top of page

From Vine to Bottle: A look at the winemaking process

Wine making is a long process and so many details need to happen for it to get to the bottle. However, Montaluce’s wine-maker Jake Achorn says there are two stand out moments that he looks forward to every year: Harvest and Blending.

Harvest typically runs from August to October, but dates vary mainly due to weather. Montaluce has over 16 acres of vines growing 13 different varietals, which are harvested by hand.

“As it is for most winemakers, harvest is a stand out, the moment when all your hard work of the growing season starts to show itself, I really enjoy walking the vineyards evaluating the fruit to pick and smelling and tasting the ferments,” described Achorn. “I love the inspiration and creativity that come out of this time of the year.”

Blending occurs once the wines have fermented and aged. “Tasting through all the different vineyard lots and seeing the nuances between each one,” explained Achorn. “As you are tasting you are already thinking of the next harvest, the next growing season on how you can improve. It’s amazing to see all the hard work come together and get ready to share with the public.”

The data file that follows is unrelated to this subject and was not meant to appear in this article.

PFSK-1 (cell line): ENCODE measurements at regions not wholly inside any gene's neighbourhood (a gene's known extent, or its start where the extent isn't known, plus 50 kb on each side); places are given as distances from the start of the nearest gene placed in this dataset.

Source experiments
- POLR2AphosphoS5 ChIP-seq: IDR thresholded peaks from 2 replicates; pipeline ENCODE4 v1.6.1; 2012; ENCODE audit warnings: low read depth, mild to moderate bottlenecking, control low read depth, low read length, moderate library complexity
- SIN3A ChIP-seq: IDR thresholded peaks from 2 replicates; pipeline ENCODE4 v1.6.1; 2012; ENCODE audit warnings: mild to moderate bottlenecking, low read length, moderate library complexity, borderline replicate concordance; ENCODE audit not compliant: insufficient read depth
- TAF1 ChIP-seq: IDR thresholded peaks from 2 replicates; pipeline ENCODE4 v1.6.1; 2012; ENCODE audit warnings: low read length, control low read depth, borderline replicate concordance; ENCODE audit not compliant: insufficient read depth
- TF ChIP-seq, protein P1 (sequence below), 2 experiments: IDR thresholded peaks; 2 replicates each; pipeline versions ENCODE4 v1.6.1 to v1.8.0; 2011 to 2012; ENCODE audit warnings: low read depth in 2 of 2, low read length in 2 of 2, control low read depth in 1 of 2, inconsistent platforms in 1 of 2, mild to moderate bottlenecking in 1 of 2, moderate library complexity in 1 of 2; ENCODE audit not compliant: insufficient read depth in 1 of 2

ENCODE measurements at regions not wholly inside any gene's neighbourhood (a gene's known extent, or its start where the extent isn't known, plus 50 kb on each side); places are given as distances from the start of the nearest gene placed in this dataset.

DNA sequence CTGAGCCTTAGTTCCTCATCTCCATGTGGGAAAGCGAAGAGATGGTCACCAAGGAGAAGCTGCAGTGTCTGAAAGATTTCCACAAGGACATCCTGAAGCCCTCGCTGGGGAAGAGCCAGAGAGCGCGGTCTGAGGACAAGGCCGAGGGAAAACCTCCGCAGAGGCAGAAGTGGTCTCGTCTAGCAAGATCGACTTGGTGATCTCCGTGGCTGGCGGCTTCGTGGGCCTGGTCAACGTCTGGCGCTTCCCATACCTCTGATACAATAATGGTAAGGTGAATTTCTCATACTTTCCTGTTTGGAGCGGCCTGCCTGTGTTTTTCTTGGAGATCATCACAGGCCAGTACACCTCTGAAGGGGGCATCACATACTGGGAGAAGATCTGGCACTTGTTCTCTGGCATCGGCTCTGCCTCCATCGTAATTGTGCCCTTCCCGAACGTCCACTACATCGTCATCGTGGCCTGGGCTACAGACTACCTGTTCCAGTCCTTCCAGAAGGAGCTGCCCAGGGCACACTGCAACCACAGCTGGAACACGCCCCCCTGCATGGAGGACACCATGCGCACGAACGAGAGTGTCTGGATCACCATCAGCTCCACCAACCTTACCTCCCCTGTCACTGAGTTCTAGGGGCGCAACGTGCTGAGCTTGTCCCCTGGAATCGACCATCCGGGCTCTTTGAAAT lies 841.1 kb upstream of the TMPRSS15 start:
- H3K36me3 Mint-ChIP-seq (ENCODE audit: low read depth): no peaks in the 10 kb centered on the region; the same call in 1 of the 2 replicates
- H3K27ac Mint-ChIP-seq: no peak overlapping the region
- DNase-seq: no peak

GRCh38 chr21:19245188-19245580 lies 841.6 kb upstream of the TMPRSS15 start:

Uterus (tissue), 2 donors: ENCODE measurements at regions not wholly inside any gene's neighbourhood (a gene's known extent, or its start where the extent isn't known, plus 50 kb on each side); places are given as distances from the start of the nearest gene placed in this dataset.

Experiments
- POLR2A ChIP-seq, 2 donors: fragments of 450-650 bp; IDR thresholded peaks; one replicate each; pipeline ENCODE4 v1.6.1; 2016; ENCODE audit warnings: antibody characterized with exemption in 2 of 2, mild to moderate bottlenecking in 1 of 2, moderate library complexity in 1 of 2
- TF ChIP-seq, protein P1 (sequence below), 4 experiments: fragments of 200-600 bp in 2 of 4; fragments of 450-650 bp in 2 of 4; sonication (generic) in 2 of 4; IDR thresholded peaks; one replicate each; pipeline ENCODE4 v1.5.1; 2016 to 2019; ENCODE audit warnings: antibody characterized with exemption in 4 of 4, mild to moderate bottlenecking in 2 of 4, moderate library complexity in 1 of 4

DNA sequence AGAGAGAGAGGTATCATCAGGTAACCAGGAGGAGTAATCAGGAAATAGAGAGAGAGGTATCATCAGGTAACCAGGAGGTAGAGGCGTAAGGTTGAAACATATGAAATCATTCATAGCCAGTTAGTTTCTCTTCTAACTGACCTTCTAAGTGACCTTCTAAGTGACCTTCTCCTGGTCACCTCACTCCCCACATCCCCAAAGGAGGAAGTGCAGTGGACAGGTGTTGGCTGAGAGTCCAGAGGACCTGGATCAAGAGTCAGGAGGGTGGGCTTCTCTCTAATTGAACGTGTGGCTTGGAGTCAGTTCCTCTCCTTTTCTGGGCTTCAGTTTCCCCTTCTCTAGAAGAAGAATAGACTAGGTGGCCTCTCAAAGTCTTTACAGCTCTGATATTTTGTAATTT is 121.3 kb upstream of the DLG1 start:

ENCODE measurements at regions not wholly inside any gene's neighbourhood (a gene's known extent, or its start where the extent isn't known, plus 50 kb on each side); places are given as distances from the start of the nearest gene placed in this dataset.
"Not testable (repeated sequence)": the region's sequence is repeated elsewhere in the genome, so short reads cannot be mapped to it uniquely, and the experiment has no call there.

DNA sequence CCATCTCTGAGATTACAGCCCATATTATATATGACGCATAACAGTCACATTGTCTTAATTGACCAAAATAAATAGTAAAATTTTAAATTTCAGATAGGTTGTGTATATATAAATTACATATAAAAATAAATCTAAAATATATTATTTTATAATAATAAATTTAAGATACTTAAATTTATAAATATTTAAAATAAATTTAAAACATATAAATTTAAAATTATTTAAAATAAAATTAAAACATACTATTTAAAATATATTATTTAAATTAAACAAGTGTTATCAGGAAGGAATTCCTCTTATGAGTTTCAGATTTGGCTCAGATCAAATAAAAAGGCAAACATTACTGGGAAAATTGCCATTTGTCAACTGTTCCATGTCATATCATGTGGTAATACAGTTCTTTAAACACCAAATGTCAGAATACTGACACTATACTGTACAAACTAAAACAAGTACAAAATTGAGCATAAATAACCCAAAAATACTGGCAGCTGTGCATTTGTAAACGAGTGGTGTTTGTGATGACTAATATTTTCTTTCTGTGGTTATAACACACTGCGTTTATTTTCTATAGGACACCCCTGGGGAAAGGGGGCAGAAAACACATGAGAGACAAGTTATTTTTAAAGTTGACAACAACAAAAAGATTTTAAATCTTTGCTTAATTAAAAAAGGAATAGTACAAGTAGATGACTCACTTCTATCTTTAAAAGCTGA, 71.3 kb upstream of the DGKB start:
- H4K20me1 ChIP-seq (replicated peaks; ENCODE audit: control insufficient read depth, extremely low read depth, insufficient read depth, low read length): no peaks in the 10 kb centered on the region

Achorn is bringing a rather unique wine making style to Montaluce.

“I would consider my wine-making style low-intervention. I am looking for purity and clarity that only comes from a healthy vineyard. I am looking for clean, ripe fruit that enables us to engage in practices such as ambient yeasts, no juice corrections, low to no SO2, and no or filtration. These qualities allow for the vineyard to shine and express itself.”

Jake is also working to keep the vineyard managed in a sustainable way to allow for wine growing for many generations. “I think Georgia can produce wines of remarkable quality and complexity, with the correct vineyard management,” explained Achorn.

When asked what his favorite type of wine to make his emphatic answer was: “Traditional method sparkling! I have been in love with the process of sparkling ever since hand disgorging in the cellar at Chateau des Charmes,” revealed Achorn. “You need a clear focus from the start, the slightest change can have huge impacts. Sparkling is very unique, you handle the bottle many times, it can rest in the cellar for many years, sometimes having many vintages in the wine to story of the vineyard, it can even pass-through generations of winemakers before being finished. It can really capture the terrior and story of an estate and there is a beautiful culture of celebration surrounding this wine style and this is very special.”


bottom of page